In conclusion, if I ever go to this restaurant where they have perfected this recipe, I will most definitely try it and probably love it. But I will not be trying to make these at home again. Good luck to anyone who does. I’d love to hear a good review of a homemade cheese shell.

Super Delicious Pumpkin Cookies

Have you ever eaten one of the pumpkin scones from Starbucks? They are soft and the frosting is amazeballs! This cookie is as close as you are going to get to making your own! And you can make them year-round, not just that one week during late September when they first start selling the PSL (Pumpkin Spice Latte for the non-Starbucks peeps) and all the scones sell out so you have to be the first person in the door. Yeah, they’re that good!!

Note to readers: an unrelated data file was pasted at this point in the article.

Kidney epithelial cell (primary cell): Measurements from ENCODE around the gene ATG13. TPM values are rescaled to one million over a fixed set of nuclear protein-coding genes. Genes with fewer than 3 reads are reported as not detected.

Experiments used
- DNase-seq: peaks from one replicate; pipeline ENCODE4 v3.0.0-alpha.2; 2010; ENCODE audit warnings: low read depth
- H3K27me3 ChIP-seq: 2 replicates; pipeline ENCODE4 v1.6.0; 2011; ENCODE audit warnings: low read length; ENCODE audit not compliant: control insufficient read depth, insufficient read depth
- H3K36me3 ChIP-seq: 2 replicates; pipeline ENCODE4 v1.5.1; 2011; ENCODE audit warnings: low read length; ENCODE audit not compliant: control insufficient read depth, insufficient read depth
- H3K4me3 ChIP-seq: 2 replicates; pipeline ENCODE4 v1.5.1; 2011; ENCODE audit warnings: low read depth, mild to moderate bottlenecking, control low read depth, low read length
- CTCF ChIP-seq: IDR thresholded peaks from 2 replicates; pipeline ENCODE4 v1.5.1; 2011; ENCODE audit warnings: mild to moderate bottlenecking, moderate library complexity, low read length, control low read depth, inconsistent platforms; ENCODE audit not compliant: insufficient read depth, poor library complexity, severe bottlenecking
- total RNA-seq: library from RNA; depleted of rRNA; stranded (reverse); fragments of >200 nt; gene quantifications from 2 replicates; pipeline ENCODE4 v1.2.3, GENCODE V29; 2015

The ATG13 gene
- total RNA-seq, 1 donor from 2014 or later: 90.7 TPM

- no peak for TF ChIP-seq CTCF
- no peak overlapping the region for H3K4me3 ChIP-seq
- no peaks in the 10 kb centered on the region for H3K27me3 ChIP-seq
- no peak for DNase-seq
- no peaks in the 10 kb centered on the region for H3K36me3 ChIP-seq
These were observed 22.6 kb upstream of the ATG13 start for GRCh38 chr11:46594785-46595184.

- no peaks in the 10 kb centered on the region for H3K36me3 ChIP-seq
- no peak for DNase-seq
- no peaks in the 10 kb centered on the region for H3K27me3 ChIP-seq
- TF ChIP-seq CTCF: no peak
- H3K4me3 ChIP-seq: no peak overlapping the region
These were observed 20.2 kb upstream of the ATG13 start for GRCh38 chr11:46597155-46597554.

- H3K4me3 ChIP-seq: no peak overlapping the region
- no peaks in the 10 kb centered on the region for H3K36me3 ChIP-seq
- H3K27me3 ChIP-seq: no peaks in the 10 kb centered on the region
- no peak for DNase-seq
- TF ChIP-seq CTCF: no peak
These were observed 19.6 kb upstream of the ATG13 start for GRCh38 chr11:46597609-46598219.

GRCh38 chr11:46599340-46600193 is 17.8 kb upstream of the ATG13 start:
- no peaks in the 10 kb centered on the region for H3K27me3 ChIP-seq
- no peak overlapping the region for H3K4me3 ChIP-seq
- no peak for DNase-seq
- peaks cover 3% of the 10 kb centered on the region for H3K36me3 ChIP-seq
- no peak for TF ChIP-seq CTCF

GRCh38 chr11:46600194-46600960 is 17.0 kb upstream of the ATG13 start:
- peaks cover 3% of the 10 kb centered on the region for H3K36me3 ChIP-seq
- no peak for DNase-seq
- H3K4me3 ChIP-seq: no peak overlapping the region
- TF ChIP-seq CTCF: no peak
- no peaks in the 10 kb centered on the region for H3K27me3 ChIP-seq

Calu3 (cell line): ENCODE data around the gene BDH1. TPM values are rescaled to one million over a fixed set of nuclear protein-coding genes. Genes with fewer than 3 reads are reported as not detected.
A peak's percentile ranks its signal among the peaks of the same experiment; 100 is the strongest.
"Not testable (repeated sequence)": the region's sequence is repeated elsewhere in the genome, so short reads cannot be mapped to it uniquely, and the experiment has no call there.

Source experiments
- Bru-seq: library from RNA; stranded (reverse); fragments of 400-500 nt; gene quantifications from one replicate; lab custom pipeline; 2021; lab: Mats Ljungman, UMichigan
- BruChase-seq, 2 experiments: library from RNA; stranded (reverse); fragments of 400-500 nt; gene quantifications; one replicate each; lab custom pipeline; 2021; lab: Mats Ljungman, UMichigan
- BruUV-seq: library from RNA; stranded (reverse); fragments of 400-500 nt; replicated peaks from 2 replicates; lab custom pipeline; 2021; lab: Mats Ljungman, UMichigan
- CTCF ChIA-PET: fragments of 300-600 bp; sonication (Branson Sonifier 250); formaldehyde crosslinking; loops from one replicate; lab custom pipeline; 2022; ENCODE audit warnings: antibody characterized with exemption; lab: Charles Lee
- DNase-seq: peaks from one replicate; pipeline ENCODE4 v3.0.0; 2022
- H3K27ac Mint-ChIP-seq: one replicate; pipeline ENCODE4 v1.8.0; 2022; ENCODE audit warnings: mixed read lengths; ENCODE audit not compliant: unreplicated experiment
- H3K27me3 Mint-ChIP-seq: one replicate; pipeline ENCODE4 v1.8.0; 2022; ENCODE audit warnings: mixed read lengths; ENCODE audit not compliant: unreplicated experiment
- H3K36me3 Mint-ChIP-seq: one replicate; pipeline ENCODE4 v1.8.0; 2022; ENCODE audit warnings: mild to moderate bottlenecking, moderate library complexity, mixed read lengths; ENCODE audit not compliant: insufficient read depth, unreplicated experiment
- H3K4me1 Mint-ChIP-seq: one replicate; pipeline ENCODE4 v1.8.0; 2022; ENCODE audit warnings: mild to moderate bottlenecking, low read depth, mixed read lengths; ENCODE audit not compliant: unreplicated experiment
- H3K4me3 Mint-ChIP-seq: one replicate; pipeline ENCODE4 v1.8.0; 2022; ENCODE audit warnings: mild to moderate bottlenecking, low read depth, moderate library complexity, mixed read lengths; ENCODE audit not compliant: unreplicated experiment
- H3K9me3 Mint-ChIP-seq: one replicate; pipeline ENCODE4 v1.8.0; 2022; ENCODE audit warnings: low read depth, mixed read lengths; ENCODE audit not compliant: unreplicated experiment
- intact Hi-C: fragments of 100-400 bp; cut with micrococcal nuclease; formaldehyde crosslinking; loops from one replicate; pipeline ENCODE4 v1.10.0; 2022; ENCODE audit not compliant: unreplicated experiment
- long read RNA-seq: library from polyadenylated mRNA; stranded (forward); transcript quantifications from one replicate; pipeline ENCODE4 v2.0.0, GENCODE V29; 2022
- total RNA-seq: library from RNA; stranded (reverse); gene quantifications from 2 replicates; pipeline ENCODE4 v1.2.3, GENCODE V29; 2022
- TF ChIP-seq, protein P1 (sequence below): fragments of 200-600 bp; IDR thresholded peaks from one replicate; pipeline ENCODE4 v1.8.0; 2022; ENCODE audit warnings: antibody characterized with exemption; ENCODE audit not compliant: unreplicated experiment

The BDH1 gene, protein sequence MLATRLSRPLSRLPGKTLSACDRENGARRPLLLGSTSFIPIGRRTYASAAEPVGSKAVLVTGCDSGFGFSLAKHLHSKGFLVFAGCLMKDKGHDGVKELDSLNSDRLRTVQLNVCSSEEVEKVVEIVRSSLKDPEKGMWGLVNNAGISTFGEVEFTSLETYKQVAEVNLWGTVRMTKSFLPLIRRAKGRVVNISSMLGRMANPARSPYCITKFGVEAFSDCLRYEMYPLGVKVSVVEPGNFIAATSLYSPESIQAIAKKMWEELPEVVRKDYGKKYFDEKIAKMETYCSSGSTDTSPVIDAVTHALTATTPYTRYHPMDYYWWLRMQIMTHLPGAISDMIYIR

I came across this recipe because one of the times I was making a pumpkin pie I had left over pumpkin and I didn’t want it to go to waste. I am that person that only buys what I need when I need it for baking, so I also had to find a recipe that didn’t require baking powder (that one thing you either don’t have or you have an expired can) or some other “one-time use” ingredient. This one was perfect and the cookies are perfect so it worked out perfectly. 🙂 If you buy a large can of pumpkin that is enough for 2 pies, you will still have a bit left over after the cookies. It works out well.

Here’s what they look like right before they enter your mouth….

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I’m not going to list the ingredients and everything here because it would just be plagiarizing, but I will show you photos and give you a couple tips before I give you the website. Or you can scroll past all this and just get to the link. I won’t be mad. 😉

Tip 1: Follow the instructions. Easy right? Not for everyone.